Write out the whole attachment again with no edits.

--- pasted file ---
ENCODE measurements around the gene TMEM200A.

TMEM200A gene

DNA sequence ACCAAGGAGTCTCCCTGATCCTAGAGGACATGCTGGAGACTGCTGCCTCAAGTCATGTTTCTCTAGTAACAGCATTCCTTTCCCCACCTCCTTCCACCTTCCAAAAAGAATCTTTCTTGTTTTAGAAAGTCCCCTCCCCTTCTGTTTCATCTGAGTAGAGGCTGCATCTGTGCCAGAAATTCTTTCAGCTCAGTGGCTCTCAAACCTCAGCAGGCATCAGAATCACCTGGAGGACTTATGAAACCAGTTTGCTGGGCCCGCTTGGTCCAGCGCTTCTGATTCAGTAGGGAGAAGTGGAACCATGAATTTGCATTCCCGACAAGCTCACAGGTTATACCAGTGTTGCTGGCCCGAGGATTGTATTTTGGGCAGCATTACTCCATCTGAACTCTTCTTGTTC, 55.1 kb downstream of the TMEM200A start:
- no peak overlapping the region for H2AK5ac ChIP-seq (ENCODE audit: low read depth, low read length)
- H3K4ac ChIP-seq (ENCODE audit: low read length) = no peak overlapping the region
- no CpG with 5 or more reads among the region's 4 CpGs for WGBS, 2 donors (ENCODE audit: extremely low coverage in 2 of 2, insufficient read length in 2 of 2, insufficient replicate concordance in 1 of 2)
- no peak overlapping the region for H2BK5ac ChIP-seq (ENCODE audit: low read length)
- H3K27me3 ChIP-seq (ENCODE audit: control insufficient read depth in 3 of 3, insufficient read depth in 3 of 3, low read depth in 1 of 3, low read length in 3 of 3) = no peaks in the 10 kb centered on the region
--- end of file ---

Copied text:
ENCODE measurements around the gene TMEM200A.

TMEM200A gene

DNA sequence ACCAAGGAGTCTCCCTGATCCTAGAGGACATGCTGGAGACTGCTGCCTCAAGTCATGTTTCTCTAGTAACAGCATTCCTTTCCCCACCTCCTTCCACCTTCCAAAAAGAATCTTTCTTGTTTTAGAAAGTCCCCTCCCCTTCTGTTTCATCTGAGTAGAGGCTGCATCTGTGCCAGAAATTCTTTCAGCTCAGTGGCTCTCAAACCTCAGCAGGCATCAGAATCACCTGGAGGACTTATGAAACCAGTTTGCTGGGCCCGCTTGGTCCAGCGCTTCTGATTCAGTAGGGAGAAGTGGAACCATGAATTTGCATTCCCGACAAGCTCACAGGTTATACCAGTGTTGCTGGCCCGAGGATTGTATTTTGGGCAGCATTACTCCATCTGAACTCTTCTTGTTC, 55.1 kb downstream of the TMEM200A start:
- no peak overlapping the region for H2AK5ac ChIP-seq (ENCODE audit: low read depth, low read length)
- H3K4ac ChIP-seq (ENCODE audit: low read length) = no peak overlapping the region
- no CpG with 5 or more reads among the region's 4 CpGs for WGBS, 2 donors (ENCODE audit: extremely low coverage in 2 of 2, insufficient read length in 2 of 2, insufficient replicate concordance in 1 of 2)
- no peak overlapping the region for H2BK5ac ChIP-seq (ENCODE audit: low read length)
- H3K27me3 ChIP-seq (ENCODE audit: control insufficient read depth in 3 of 3, insufficient read depth in 3 of 3, low read depth in 1 of 3, low read length in 3 of 3) = no peaks in the 10 kb centered on the region